Common Questions About Chronic Prostatitis


Am Fam Physician. 2016 Feb 15;93(4):290-296.

  Patient information: A handout on this topic is available at

  Related letter: Exercise Is Effective Therapy for Chronic Nonbacterial Prostatitis and Chronic Pelvic Pain Syndrome

Author disclosure: No relevant financial affiliations.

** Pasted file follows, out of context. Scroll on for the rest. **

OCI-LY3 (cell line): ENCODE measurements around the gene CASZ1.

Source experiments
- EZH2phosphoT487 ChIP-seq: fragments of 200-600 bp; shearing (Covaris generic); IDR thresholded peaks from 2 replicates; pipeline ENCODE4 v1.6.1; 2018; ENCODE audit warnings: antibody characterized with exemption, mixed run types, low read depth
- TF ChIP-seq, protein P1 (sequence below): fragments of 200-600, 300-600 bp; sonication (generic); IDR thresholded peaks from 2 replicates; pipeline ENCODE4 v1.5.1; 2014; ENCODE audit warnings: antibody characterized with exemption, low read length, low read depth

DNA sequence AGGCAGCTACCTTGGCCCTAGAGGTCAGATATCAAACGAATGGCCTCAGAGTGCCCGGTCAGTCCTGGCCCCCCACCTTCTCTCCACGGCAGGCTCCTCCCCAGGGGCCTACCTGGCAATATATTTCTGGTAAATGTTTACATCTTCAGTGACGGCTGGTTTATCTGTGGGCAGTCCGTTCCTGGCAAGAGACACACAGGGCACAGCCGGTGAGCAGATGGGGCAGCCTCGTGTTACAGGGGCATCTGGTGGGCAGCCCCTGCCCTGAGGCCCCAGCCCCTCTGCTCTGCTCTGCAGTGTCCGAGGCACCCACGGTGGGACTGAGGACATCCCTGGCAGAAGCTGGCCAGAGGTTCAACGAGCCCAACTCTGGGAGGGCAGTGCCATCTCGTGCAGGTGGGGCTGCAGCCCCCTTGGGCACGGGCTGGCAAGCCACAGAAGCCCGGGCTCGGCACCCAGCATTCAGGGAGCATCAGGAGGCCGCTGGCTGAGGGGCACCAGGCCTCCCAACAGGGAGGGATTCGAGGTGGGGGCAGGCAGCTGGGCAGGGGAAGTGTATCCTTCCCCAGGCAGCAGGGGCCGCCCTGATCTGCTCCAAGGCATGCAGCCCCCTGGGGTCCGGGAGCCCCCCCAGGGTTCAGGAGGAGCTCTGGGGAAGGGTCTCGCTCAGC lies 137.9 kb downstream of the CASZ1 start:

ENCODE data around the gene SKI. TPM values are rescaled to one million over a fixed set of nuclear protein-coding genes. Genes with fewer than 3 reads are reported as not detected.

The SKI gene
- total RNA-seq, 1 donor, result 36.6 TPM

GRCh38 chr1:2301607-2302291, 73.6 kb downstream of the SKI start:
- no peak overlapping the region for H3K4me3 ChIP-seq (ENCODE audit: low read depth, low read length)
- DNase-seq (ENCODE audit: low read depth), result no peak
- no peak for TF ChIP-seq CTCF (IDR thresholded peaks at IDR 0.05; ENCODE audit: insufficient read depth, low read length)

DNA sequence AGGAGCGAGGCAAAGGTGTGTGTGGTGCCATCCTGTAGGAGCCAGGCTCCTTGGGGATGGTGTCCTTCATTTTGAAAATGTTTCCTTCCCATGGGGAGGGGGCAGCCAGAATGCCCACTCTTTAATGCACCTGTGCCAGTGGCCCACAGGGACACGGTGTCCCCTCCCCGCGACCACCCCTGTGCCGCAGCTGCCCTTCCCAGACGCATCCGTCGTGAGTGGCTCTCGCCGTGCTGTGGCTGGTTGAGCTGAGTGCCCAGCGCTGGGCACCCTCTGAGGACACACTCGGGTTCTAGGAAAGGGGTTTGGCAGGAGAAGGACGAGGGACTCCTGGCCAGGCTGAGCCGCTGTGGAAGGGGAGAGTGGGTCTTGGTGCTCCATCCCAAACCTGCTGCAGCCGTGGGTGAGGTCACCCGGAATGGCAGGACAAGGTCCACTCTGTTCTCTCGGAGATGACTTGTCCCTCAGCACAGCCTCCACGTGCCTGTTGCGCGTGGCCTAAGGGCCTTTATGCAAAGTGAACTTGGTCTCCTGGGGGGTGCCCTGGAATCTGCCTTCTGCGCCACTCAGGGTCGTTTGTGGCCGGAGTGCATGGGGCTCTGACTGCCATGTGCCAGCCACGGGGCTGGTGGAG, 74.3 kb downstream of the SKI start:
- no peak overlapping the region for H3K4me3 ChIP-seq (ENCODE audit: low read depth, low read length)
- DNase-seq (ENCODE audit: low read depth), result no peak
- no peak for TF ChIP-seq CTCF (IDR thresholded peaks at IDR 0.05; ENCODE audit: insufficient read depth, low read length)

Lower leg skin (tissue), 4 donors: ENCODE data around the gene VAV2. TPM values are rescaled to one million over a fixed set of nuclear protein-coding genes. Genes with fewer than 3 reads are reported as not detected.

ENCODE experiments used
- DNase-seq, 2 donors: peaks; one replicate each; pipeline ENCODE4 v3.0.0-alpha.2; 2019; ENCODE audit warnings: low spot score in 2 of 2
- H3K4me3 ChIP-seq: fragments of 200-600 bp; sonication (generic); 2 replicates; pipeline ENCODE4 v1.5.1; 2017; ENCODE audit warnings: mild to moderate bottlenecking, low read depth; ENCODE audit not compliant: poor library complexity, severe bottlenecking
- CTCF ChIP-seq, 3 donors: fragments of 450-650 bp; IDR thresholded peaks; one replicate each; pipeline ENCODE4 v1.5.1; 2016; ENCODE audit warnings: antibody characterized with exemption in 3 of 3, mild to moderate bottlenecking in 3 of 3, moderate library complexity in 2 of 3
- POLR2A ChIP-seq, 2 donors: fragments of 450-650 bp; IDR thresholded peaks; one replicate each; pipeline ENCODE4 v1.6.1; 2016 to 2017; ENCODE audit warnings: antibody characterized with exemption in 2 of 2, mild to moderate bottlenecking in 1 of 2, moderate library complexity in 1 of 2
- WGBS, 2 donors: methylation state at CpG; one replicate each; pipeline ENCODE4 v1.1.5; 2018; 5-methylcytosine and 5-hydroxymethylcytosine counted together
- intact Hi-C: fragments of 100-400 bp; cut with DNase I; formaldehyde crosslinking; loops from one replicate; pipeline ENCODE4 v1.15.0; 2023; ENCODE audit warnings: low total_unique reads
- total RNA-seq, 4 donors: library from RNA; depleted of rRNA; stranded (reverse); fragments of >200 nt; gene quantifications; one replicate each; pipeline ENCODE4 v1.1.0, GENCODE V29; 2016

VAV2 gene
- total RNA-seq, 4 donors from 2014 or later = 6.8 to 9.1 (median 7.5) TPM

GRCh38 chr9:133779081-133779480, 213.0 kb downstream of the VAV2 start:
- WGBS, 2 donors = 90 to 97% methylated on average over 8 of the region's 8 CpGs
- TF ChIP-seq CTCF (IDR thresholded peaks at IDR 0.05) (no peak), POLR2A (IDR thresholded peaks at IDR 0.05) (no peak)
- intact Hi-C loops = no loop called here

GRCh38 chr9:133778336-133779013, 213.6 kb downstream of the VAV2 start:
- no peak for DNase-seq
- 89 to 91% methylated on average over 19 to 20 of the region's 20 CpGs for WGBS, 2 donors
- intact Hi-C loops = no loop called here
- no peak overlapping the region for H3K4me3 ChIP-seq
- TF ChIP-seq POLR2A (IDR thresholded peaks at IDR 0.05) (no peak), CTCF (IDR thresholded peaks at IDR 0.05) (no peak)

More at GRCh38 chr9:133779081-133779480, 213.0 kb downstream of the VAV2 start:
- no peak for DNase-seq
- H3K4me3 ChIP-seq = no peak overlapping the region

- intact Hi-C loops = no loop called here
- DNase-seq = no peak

Chronic prostatitis is relatively common, with a lifetime prevalence of 1.8% to 8.2%. Risk factors include conditions that facilitate introduction of bacteria into the urethra and prostate (which also predispose the patient to urinary tract infections) and conditions that can lead to chronic neuropathic pain. Chronic prostatitis must be differentiated from other causes of chronic pelvic pain, such as interstitial cystitis/bladder pain syndrome and pelvic floor dysfunction; prostate and bladder cancers; benign prostatic hyperplasia; urolithiasis; and other causes of dysuria, urinary frequency, and nocturia. The National Institutes of Health divides prostatitis into four syndromes: acute bacterial prostatitis, chronic bacterial prostatitis (CBP), chronic nonbacterial prostatitis (CNP)/chronic pelvic pain syndrome (CPPS), and asymptomatic inflammatory prostatitis. CBP and CNP/CPPS both lead to pelvic pain and lower urinary tract symptoms. CBP presents as recurrent urinary tract infections with the same organism identified on repeated cultures; it responds to a prolonged course of an antibiotic that adequately penetrates the prostate, if the urine culture suggests sensitivity. If four to six weeks of antibiotic therapy is effective but symptoms recur, another course may be prescribed, perhaps in combination with alpha blockers or nonopioid analgesics. CNP/CPPS, accounting for more than 90% of chronic prostatitis cases, presents as prostatic pain lasting at least three months without consistent culture results. Weak evidence supports the use of alpha blockers, pain medications, and a four- to six-week course of antibiotics for the treatment of CNP/CPPS. Patients may also be referred to a psychologist experienced in managing chronic pain. Experts on this condition recommend a combination of treatments tailored to the patient's phenotypic presentation. Urology referral should be considered when appropriate treatment is ineffective. Additional treatments include pelvic floor physical therapy, phytotherapy, and pain management techniques. The UPOINT (urinary, psychosocial, organ-specific, infection, neurologic/systemic, tenderness) approach summarizes the various factors that may contribute to presentation and can guide treatment.